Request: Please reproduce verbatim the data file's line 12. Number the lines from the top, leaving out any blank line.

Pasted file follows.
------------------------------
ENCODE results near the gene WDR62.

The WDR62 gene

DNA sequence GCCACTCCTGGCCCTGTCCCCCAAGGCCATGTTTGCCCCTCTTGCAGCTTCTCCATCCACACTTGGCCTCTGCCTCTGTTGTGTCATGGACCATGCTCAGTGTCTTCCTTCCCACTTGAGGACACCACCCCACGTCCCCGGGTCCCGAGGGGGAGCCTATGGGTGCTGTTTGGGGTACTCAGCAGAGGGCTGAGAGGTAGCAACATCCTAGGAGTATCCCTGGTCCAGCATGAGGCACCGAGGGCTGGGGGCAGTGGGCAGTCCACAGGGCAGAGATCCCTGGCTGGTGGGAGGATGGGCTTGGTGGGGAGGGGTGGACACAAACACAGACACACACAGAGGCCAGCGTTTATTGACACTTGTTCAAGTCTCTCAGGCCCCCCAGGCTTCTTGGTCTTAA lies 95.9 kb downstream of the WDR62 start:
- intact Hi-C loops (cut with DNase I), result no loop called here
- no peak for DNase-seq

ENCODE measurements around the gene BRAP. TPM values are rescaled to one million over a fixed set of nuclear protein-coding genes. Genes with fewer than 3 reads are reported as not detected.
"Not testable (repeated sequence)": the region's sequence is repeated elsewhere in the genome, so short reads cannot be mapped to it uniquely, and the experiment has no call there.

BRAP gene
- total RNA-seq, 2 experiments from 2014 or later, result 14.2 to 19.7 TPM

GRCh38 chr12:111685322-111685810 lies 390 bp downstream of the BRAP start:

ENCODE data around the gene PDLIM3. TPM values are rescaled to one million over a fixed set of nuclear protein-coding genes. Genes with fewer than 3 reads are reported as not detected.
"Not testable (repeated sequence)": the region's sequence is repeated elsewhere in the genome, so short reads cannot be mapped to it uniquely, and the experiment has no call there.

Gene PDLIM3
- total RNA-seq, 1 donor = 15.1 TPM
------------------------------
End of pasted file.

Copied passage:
"Not testable (repeated sequence)": the region's sequence is repeated elsewhere in the genome, so short reads cannot be mapped to it uniquely, and the experiment has no call there.